What is it with the verb ‘to sit’ that confuses our nation of English speakers? Putting aside how some people talk and write in text speak nowadays, the misuse of our common language really gets my blood pressure rising. I give you an example….a recent telephone message from a senior colleague. “Hi Alison, I’m sat with Pam and we were wondering…”. I’m sat? – NO. I’m sitting surely. I am sitting with Pam….
A rather defensive team member from North Wales, who is also afflicted by this unspeakable habit, told me that she believes it is a Welsh or a Northern thing, but it’s not – the colleague who sat with Pam, is from Woking. In the days of Terry Wogan on BBC Radio 2 (whoops, just lost four of my five readers) he would make a big deal about conjugation of verbs, specifically ‘to sit’ – he made it into something hugely funny, but it is so prevalent now that it has become an equally huge irritation to me, to the extent that I correct people mid sentence – how rude am I?
Now, this whole subject has come about because, whilst in a hotel restaurant ‘up north’ last week, I was approached by a waiter with my starter (a slab of smooth chicken liver pate, clearly just out of its vacuum pack on a pretentiously slim and very sharp piece of slate, far too small for its load). But I digress – he placed this in front of me and repeated what I had already heard him say in a broad Newcastle accent to my dining neighbours, “Here you go, hope you enjoy…” turned and walked away. Enjoy..? What does he want me to enjoy? The starter, the absent glass of wine or the shower gel in my room? I have no idea. If he was hoping I enjoyed my starter, I have to say I did. I was very hungry after all and his comment helped me decide what to get off my chest in Truly Scrumptious this month.
So to match my sharp temper, sweetened only by love and chocolate, preferably together, I am contributing to this month’s recipe a notoriously sharp fruit, Spring Rhubarb with something to soften and sweeten its acidity, Donhead honey.
I think of rhubarb as British, not least because the best rhubarb comes, indisputably, from Yorkshire (ah, a tenuous link with my visit north) from an area between Leeds, Wakefield and Bradford known as the ‘rhubarb triangle’. Hugh Fearnley-Whittingstall informs me on his (beautifully written) blog that a few years ago, Yorkshire rhubarb was awarded PDO (protected designation of origin) status.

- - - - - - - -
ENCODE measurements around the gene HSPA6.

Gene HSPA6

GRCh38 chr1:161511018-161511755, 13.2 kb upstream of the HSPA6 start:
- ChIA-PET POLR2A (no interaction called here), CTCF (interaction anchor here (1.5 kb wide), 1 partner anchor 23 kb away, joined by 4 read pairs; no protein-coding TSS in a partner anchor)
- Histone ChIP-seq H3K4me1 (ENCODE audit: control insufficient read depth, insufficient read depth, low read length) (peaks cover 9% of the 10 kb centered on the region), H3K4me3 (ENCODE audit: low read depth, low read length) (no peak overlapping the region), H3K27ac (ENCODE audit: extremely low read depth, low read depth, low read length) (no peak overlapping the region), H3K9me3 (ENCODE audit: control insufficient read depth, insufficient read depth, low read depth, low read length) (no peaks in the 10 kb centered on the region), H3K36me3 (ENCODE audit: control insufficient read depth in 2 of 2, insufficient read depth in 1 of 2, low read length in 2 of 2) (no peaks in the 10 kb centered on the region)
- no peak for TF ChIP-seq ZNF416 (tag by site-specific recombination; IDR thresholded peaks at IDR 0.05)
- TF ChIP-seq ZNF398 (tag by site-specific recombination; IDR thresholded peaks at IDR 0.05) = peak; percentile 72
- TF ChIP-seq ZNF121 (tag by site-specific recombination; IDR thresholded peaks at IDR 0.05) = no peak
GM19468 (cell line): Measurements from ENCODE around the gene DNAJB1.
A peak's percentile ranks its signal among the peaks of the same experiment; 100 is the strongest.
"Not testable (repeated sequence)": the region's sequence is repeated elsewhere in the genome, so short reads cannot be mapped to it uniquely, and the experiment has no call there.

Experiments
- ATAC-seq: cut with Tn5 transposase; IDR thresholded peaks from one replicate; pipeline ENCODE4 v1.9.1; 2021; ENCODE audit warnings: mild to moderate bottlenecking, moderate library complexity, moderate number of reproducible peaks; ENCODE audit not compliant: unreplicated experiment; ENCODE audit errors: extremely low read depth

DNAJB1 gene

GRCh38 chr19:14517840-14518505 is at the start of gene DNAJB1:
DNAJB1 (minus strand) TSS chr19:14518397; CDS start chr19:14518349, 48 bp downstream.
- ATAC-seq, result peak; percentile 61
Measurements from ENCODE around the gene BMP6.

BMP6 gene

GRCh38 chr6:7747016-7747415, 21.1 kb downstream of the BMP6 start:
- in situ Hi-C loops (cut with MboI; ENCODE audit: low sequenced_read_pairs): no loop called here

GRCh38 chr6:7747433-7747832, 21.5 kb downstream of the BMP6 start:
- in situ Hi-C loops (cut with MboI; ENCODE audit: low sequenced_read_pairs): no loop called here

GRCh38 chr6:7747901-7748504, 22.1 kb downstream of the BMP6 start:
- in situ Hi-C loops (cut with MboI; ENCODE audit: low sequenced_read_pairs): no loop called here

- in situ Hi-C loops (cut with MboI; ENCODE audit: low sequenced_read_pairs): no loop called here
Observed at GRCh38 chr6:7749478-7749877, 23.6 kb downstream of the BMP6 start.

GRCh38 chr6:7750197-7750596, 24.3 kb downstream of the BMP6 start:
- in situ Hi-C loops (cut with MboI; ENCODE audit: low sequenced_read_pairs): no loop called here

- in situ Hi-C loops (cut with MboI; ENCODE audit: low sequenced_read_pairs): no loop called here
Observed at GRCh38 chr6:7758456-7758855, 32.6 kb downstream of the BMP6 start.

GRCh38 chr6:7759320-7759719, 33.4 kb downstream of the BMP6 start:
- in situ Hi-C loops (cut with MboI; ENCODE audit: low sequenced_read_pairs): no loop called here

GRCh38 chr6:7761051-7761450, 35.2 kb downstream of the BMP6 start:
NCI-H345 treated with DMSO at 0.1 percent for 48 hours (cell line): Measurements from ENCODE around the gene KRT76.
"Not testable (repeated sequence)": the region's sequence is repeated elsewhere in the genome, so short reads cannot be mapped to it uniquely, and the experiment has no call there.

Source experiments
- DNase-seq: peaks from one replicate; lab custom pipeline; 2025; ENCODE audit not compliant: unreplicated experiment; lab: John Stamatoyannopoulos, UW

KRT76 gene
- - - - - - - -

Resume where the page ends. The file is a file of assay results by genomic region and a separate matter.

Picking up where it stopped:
After the two or three years needed for the crowns to develop, they are transferred to pitch black forcing sheds, where the pale pink shoots grow rapidly in their desperate search for light. They are harvested by candlelight. The season lasts until April, and then it is only a short wait for the thicker, greener, outdoor crop. Mine is shooting already under buckets and will be ready by April for sure. This main crop rhubarb will possibly need a sprinkle more sugar than the more delicate, floral early pink crop. A blob of creamy yoghurt and a ribbon of honey are great companions of rhubarb.
So, with charming Geordie waiters aside (and forgiven), I know you will enjoy…
Rhubarb Cake with crème fraîche and Donhead honey
Approx. £2.90 when all ingredients bought at Ludwell Stores
226g self raising flour
a pinch of salt
110g unsalted butter
340g rhubarb – thin stalks preferably (the darker the better)
110g caster sugar
2 large eggs – slightly beaten
1 tbsp demerara sugar
150ml crème fraîche
1 star anise – ground to a fine powder (delicious but optional)
2tsp Donhead honey (optional – but crème fraîche will need sweetening).
Preheat the Oven to 180°C, Gas mark 4, AGA rack on floor of top oven with cooling shelf above
1. Grease, line and then grease again, a 1lb (equivalent) loaf or cake tin
2. Chop the rhubarb into slices, about 10–15 mm wide
3. In a large bowl, add the salt and the flour, then rub the cold butter into the flour in the usual way to resemble fine breadcrumbs
4. Mix in the caster sugar, chopped raw rhubarb, then finally the beaten eggs. Mix well.
5. The mixture will be fairly dry and heavy for a cake mixture but trust me, it’s okay.
6. Put the mixture into the tin, level it out, and then sprinkle the top with the demerara sugar.
7. Bake in the oven for about 45–50 minutes until it looks done (i.e. light brown and cake coloured)
8. To test for ‘doneness’, press the top lightly with your finger and if it springs back, it’s done, or test with a skewer.
9. If the top gets brown before the cake is cooked through, cover the top loosely with foil to stop it from burning
10. Leave the cake in the tin for 15–30 minutes to firm up before turning it out carefully onto a wire cooling rack (it may be a little fragile and wobbly, but that’s okay).
11. Add the honey and crushed star anise (optional) to the crème fraîche and serve with the warm cake as a pudding or cold with a cup of tea!
A truly, truly scrumptious moist and divine cake for this spring
These musings and recipes are gleaned from The Donhead Digest with the permission of AIF, their author.